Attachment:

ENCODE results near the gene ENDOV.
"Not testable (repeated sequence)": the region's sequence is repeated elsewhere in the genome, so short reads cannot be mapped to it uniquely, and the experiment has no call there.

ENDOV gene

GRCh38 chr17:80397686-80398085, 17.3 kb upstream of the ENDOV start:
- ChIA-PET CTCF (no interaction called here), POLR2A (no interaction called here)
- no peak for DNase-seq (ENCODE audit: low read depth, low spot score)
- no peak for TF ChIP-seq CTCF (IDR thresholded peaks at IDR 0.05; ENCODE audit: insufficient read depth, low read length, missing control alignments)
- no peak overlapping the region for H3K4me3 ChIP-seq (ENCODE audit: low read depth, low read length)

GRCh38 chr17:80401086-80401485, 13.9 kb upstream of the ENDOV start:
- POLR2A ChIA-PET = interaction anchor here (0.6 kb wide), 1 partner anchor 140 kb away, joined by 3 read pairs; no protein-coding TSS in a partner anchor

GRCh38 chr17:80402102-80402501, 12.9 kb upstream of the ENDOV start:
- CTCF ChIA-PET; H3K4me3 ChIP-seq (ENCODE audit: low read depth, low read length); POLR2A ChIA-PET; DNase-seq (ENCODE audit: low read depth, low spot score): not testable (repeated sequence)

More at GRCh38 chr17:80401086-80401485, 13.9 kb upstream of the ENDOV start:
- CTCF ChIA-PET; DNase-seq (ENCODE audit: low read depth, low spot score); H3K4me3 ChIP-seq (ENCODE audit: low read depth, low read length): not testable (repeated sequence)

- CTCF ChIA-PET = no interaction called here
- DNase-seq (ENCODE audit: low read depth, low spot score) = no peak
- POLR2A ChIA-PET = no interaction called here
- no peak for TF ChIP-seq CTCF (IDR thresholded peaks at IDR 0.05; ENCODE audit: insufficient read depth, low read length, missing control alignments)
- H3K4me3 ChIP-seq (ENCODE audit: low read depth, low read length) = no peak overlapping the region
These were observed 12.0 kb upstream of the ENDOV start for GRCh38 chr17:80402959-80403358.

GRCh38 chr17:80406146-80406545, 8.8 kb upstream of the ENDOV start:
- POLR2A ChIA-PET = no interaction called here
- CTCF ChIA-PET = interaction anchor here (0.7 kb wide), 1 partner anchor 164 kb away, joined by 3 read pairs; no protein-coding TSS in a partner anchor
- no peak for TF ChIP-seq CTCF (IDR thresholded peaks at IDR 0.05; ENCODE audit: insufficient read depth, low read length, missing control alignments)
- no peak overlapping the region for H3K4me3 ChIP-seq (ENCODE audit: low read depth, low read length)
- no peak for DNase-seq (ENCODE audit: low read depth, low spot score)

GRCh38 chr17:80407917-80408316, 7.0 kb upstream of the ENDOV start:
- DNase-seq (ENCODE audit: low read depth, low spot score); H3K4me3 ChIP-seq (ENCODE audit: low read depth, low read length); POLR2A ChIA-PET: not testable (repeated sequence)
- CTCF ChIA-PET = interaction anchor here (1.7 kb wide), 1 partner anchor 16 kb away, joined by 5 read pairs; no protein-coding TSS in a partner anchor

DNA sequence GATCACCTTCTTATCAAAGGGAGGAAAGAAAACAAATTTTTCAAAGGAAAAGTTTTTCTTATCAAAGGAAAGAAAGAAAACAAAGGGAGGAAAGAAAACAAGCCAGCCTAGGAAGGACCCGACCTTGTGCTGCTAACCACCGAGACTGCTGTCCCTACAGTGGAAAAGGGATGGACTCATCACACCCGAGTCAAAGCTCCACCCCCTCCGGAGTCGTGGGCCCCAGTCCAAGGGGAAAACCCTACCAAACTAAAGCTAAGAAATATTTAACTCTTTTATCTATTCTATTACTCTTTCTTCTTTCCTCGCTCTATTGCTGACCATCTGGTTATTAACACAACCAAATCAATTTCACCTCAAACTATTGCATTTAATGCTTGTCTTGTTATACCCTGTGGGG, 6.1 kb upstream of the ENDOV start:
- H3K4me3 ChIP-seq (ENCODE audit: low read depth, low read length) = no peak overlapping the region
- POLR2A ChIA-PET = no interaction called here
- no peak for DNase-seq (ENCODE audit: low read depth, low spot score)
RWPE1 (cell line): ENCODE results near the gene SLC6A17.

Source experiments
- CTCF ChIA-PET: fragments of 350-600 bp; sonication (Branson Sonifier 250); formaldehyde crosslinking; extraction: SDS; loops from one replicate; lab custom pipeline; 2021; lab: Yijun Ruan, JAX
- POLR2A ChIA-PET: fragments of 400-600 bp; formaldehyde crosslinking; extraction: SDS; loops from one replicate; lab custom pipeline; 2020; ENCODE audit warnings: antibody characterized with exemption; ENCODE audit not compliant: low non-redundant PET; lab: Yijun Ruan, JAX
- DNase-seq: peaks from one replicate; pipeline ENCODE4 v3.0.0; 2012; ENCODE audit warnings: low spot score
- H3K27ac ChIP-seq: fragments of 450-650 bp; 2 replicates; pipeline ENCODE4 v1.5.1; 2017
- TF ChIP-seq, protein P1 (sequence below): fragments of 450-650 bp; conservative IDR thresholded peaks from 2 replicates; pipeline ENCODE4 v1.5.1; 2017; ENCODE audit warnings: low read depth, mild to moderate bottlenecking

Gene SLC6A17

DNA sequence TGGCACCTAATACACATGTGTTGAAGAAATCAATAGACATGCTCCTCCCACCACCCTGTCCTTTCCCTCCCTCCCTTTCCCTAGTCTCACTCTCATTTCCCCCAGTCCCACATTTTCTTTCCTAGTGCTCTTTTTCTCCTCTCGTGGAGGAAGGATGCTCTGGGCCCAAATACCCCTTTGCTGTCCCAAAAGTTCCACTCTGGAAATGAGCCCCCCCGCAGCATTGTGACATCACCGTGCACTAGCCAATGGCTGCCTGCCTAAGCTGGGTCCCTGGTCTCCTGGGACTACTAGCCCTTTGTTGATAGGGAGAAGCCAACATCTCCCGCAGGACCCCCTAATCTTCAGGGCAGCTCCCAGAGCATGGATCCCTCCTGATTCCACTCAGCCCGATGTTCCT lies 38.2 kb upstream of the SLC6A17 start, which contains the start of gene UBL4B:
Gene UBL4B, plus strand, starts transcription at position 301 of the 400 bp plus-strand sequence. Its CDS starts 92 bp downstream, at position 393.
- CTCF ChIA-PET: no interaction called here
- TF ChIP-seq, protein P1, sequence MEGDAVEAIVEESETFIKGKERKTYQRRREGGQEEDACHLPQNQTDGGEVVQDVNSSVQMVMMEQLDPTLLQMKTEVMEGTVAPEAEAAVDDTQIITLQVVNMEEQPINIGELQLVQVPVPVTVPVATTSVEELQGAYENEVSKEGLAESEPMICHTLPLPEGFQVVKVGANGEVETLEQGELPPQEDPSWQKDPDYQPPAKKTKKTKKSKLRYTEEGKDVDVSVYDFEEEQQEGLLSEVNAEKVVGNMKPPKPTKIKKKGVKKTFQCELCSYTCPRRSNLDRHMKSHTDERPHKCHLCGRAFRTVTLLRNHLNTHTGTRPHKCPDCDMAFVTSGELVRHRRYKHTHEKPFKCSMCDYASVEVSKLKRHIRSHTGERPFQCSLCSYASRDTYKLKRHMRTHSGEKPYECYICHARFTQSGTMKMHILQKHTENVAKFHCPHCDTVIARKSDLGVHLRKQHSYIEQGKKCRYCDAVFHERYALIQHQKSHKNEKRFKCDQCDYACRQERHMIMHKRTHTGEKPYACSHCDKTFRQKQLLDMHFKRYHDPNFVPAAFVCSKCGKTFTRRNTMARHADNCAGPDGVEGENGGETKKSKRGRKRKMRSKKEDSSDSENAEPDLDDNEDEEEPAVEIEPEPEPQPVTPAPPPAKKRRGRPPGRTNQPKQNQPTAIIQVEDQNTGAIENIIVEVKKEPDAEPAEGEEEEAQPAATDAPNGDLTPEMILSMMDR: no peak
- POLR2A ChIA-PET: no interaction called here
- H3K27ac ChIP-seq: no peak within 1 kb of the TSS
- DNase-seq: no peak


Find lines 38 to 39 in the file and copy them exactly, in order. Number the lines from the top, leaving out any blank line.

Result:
- DNase-seq: peaks from one replicate; pipeline ENCODE4 v3.0.0; 2012; ENCODE audit warnings: low spot score
- H3K27ac ChIP-seq: fragments of 450-650 bp; 2 replicates; pipeline ENCODE4 v1.5.1; 2017